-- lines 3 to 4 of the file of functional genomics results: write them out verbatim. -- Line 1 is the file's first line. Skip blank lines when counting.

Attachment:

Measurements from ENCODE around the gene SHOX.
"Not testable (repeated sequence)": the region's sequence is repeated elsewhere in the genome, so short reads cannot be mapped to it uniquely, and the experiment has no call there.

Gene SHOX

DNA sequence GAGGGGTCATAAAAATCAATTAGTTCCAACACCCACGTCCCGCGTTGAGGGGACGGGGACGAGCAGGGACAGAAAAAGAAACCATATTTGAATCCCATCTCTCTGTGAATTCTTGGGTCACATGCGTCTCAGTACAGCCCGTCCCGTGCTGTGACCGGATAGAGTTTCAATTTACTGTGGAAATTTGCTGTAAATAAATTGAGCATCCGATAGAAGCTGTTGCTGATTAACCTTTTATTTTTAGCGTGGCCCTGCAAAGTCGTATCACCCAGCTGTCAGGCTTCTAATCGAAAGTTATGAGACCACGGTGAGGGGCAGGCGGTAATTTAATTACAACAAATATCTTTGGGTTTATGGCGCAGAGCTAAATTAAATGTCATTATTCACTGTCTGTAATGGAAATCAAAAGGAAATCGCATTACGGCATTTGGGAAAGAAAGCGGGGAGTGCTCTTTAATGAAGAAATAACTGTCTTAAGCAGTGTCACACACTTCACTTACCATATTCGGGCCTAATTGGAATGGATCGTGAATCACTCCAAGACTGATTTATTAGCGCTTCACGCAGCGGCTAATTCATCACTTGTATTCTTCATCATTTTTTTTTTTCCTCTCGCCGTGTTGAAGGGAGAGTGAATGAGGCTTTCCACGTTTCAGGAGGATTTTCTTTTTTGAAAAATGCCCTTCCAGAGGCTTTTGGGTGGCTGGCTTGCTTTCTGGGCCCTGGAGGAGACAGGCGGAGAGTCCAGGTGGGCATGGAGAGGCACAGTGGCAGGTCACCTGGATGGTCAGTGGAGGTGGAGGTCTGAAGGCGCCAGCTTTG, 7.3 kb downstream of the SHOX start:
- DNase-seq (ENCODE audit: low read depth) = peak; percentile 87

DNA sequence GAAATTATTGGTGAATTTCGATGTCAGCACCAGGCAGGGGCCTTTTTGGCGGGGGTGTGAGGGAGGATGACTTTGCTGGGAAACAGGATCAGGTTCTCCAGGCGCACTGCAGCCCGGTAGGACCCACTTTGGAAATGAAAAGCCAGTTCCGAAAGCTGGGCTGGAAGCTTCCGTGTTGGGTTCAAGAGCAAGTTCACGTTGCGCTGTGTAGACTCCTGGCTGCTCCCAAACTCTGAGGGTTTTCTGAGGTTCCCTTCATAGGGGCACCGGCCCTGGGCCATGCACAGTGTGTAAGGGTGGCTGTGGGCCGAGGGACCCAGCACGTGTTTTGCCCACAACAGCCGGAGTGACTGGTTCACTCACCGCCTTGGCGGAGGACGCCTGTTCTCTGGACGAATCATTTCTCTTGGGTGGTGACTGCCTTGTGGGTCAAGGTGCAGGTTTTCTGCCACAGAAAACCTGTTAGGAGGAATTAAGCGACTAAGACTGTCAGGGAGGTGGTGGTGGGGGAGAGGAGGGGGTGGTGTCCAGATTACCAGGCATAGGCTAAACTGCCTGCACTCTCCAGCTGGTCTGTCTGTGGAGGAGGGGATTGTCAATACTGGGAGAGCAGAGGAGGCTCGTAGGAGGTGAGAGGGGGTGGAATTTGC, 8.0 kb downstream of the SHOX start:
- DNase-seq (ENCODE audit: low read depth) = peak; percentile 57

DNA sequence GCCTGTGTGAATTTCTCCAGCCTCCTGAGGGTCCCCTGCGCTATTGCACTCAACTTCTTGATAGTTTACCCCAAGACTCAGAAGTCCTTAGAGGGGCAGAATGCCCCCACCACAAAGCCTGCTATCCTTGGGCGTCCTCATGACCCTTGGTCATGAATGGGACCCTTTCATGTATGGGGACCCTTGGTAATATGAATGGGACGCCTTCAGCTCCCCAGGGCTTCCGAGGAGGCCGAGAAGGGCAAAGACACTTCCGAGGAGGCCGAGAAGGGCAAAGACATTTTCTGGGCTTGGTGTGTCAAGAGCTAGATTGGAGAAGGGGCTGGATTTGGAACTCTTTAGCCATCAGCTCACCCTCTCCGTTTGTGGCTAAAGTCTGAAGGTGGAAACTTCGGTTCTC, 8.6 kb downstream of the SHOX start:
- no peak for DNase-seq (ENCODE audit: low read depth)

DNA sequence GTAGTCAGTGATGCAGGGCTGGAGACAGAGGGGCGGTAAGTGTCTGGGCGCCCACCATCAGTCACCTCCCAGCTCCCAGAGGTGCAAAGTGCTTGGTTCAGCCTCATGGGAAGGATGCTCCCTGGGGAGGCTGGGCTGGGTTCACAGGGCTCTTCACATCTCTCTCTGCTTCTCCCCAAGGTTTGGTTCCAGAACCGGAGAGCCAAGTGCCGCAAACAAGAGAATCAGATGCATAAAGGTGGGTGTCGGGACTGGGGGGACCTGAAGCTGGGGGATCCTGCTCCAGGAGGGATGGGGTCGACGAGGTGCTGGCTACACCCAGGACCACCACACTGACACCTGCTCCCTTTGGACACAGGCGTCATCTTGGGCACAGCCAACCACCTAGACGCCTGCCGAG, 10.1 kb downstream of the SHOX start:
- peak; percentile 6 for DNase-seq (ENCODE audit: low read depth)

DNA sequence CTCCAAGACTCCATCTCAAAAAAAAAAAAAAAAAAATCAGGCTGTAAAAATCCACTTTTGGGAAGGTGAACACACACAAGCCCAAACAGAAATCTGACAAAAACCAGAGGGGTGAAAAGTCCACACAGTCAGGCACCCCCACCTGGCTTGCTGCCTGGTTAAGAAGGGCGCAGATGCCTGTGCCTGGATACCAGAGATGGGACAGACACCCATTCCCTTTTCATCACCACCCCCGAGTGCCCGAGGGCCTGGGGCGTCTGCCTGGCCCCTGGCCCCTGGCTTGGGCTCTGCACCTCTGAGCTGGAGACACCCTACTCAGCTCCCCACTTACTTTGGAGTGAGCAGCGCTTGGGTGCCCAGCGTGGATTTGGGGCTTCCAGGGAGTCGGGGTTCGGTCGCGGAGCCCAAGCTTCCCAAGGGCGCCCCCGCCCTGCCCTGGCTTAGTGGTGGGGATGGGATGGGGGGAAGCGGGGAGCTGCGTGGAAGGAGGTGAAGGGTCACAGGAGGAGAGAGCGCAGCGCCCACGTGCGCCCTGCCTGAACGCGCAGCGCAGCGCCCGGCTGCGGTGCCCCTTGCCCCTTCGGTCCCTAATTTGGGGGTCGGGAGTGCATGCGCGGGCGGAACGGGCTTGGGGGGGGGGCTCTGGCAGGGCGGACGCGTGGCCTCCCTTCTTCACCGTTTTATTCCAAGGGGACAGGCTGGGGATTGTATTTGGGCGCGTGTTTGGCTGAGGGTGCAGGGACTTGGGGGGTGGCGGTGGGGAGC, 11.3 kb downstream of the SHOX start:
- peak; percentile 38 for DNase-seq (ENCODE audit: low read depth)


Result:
Gene SHOX

DNA sequence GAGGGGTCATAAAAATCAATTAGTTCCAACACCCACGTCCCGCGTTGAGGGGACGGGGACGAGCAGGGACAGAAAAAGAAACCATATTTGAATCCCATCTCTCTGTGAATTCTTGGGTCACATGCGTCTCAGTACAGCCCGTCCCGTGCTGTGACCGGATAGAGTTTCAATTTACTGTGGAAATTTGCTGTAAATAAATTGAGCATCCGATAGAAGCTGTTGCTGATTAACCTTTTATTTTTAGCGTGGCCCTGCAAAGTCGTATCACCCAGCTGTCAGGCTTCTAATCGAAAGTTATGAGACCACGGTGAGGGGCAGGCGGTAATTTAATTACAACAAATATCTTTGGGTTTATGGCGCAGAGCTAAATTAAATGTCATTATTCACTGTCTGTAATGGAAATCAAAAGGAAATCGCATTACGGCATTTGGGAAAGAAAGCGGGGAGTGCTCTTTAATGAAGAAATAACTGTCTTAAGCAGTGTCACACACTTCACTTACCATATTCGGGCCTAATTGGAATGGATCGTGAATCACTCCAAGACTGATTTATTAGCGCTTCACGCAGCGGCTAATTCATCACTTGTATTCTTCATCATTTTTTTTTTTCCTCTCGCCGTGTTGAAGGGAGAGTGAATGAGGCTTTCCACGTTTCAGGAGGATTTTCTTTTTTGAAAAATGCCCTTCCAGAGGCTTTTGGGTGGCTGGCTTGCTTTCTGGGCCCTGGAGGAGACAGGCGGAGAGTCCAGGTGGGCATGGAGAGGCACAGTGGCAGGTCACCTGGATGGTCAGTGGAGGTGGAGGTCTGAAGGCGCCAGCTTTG, 7.3 kb downstream of the SHOX start: